Finance ministers from euro zone countries gathered in Brussels for a meeting to discuss rescue measures decided at the June European Union (EU) summit meeting, and pessimistic markets drove the euro down to a two-year low in anticipation of the talks.
Bloomberg reported Monday that finance ministers planned to discuss crisis-fighting measures that were agreed on by government heads at the June meeting. Among those measures was a relaxation of conditions on emergency loans for Spanish banks.
Reuters reported that the country was to be given an extra year to bring its deficit in line with the target of 3% of GDP, with the concession being announced by three EU diplomats ahead of an official decision on Tuesday. One of the unnamed diplomats was quoted saying,
“Spain’s budget consolidation targets will be adjusted to give it an extra year. This is not a unilateral move. Spain needs to make the necessary cuts to reach that goal and this will be discussed on Tuesday at the Ecofin [meeting of ministers]. I expect the extra year to be granted.”
Other measures to be discussed include granting the European Central Bank (ECB) more oversight of the euro zone’s banks and use of the euro zone’s rescue funds to reduce countries’ borrowing costs. However, few details have been decided and differences among countries could end up taking months to resolve.
A diplomat familiar with the agenda was quoted saying, “This is very much the follow on from the summit, but it doesn’t mean all details can be set down. The issue of ECB supervision is a complex, longer-term issue and not one that can be decided in a few hours.”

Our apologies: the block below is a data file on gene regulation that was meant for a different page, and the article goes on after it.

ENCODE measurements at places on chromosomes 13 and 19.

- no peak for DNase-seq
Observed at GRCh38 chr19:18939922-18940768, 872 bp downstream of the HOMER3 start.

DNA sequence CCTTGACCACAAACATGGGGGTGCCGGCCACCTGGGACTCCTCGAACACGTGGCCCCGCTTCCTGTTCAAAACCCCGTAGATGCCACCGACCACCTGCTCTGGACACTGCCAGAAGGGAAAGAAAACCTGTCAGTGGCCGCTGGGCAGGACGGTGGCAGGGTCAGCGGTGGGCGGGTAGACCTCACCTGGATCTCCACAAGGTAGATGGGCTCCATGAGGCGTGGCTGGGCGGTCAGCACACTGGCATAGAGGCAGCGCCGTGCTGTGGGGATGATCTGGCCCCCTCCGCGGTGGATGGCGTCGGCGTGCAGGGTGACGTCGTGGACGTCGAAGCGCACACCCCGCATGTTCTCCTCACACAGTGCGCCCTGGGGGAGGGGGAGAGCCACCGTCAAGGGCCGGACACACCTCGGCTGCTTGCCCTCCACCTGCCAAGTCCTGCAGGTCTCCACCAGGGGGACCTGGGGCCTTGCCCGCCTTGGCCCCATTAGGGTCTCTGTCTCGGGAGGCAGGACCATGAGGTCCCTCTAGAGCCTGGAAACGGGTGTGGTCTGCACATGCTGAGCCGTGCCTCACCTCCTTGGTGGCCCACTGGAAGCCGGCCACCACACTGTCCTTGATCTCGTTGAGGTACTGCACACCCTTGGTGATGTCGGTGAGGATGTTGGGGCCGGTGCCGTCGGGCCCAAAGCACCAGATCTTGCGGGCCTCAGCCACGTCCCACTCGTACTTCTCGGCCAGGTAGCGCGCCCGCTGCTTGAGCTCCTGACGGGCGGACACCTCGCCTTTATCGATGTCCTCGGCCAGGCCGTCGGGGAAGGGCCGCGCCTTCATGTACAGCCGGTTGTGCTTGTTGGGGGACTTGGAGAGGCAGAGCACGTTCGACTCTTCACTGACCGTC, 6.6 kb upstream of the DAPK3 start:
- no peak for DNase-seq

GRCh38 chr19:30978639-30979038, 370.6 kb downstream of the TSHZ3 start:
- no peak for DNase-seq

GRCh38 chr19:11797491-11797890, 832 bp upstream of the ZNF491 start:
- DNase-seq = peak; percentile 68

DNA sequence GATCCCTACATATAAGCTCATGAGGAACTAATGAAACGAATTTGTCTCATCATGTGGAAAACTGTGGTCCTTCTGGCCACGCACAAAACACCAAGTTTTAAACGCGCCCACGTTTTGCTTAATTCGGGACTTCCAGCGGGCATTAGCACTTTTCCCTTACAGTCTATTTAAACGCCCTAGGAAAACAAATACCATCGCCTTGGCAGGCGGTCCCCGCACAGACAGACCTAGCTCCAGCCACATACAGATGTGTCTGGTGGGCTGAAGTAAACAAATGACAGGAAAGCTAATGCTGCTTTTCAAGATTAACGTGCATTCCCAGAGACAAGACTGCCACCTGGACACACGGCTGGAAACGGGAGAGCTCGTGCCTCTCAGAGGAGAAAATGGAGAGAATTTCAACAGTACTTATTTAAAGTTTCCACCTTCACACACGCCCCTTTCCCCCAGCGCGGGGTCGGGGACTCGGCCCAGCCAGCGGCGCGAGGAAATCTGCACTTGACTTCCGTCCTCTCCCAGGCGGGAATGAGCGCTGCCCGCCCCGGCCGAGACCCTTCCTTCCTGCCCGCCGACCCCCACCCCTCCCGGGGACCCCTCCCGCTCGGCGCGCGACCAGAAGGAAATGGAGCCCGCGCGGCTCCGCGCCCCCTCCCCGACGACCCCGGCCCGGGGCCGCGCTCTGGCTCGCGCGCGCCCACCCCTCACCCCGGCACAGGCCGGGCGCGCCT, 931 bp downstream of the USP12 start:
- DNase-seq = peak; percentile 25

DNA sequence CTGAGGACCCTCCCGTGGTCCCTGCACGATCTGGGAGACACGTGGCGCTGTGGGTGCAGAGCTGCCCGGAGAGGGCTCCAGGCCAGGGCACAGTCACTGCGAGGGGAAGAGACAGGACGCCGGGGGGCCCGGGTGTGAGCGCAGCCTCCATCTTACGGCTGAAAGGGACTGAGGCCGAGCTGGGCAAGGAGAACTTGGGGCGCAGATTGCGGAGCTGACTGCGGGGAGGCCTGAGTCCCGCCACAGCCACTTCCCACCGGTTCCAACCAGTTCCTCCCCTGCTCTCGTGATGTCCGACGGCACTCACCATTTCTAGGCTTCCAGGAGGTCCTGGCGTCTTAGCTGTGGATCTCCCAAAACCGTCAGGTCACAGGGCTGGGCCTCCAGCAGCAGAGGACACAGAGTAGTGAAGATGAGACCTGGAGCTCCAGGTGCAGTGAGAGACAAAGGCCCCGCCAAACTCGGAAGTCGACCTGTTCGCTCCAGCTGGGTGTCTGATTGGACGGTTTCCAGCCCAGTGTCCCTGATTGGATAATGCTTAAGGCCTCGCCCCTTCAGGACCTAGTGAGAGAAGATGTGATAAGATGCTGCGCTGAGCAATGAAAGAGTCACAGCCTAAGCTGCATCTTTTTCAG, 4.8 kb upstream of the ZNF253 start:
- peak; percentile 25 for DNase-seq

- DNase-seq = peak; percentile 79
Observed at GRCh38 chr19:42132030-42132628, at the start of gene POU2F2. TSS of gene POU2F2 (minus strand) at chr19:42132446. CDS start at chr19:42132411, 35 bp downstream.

Not just control over rescue funds and banks is at issue. Also to be discussed is Greece’s insistence on relaxing the terms of its bailout—an insistence that gained credibility over the weekend with the win by Antonis Samaras of a confidence vote in his government.
Before the vote, Samaras was quoted saying, “The only path to avoid the crisis and an exit from the euro is growth and investment. Europe acknowledges that along with fiscal adjustment there must be growth.”
Although the issue is not expected by Greek leaders to be settled at this conference or even the next, because of opposition to any relaxation of terms by countries like Finland, Germany and the Netherlands, Greece is determined to pursue it and still stay within the euro.
Democratic Left leader Fotis Kouvelis was quoted saying, “Some of those issues can be pursued now at the negotiating table, some at a second stage. Negotiations won’t occur at one point in time, at one summit, or at the first visit of the troika. It will be a continuous and persistent process, with tough talks.”
Samaras had said Friday, referring to the tough austerity measures imposed as terms of the bailout, “We don’t want to change the goals; we want to change those things that are obstacles to our goals. The recession has to end, not constantly be reinforced.”